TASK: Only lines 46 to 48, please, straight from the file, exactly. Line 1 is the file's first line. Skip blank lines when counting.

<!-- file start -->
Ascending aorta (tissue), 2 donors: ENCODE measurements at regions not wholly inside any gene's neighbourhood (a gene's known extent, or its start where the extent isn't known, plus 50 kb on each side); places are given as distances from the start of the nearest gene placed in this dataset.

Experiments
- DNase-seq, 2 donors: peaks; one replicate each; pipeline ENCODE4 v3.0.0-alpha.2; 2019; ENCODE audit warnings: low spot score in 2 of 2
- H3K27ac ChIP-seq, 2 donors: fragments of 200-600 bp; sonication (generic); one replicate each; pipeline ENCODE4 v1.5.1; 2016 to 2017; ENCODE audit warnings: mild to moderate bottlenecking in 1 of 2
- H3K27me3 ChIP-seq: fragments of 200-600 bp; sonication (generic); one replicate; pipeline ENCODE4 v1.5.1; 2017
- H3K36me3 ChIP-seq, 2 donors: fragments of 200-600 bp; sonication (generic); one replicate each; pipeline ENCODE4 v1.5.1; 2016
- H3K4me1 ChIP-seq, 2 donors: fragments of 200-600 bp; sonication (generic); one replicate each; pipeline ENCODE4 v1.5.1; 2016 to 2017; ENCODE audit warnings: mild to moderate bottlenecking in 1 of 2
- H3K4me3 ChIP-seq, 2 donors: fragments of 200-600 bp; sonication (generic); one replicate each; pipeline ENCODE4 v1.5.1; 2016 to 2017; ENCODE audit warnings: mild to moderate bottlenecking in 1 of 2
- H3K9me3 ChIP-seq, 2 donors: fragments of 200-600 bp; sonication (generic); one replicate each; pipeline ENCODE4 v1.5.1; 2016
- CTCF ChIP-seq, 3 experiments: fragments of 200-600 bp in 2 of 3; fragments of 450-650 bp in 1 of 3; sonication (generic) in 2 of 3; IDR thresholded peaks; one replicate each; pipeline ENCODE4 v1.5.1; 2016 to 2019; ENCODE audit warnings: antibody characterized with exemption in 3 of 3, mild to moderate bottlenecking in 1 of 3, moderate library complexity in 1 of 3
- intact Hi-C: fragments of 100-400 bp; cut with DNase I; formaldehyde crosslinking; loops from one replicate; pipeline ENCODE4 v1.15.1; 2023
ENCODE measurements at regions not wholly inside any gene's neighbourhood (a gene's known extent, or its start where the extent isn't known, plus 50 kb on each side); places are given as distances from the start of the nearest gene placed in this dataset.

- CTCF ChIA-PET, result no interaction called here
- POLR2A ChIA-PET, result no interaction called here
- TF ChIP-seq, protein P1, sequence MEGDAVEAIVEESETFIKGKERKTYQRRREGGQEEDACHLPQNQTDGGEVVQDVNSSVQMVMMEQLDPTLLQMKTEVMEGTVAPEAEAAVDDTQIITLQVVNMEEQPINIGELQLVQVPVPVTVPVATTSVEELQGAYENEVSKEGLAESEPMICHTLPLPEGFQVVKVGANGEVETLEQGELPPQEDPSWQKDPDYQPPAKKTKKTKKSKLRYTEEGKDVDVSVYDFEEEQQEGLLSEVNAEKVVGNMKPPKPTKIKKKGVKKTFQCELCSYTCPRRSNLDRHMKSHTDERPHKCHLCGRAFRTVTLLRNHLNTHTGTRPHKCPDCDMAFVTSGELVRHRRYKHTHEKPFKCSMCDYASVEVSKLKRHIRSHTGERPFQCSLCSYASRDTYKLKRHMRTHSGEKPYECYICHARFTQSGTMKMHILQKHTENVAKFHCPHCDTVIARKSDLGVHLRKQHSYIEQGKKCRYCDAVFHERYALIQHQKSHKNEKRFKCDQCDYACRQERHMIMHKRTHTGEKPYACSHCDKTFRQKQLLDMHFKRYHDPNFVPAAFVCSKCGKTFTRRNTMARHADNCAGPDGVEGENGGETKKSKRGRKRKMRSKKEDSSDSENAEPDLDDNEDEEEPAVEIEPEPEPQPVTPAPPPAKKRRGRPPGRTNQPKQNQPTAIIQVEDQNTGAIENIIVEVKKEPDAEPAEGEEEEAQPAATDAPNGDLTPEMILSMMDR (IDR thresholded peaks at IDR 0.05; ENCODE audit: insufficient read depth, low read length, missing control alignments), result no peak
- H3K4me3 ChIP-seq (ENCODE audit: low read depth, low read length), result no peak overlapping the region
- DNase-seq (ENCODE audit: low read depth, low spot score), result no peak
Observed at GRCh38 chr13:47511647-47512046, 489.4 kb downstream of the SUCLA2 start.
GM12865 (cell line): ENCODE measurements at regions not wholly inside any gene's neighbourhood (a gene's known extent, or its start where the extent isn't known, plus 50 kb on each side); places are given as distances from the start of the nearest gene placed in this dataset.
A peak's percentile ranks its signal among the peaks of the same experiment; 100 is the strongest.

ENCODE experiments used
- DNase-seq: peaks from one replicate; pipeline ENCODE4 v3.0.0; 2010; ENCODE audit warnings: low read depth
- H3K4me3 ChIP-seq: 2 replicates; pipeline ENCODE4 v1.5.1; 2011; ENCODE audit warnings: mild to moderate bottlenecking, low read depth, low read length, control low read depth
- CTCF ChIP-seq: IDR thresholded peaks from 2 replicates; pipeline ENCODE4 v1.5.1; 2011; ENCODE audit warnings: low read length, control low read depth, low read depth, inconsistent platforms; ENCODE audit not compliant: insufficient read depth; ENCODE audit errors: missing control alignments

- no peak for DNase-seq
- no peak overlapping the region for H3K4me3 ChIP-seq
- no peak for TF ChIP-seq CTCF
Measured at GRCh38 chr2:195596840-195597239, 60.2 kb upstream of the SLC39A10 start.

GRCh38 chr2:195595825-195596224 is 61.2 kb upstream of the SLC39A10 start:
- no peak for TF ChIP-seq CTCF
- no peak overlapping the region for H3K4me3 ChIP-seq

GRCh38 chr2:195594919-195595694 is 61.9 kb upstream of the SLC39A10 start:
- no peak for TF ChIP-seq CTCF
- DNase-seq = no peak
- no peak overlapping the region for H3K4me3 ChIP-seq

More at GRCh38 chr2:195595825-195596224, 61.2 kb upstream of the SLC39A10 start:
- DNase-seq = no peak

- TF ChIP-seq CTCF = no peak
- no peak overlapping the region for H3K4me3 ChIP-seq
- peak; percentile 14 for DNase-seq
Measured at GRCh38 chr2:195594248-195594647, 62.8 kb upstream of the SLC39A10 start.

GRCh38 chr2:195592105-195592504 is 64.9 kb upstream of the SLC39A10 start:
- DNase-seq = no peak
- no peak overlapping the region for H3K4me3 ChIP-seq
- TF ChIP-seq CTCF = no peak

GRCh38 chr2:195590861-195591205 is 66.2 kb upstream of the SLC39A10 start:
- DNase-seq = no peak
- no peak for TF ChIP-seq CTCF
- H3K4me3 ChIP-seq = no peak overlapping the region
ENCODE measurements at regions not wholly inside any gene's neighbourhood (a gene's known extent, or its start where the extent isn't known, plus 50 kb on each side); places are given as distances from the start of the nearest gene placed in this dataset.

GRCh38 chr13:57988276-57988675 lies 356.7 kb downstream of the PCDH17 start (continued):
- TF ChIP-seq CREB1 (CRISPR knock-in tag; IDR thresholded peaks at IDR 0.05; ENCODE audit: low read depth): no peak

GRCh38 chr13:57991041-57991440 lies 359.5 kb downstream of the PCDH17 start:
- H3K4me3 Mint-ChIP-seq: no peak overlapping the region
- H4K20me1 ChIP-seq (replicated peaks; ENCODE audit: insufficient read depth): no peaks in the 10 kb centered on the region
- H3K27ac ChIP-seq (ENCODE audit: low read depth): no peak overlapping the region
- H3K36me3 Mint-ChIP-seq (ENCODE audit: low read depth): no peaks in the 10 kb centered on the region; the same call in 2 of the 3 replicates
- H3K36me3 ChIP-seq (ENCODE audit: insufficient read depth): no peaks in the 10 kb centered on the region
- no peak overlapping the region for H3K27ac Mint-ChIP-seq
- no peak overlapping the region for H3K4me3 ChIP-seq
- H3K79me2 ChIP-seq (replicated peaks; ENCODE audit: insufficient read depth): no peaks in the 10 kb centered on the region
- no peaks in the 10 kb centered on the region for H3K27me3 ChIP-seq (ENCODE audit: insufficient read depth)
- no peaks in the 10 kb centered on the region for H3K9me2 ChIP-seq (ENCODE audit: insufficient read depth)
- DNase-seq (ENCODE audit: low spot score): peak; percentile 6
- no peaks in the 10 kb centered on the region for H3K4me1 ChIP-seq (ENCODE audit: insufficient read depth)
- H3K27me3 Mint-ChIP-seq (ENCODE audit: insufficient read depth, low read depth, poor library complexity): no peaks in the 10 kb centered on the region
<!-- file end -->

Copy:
GRCh38 chr2:195590861-195591205 is 66.2 kb upstream of the SLC39A10 start:
- DNase-seq = no peak
- no peak for TF ChIP-seq CTCF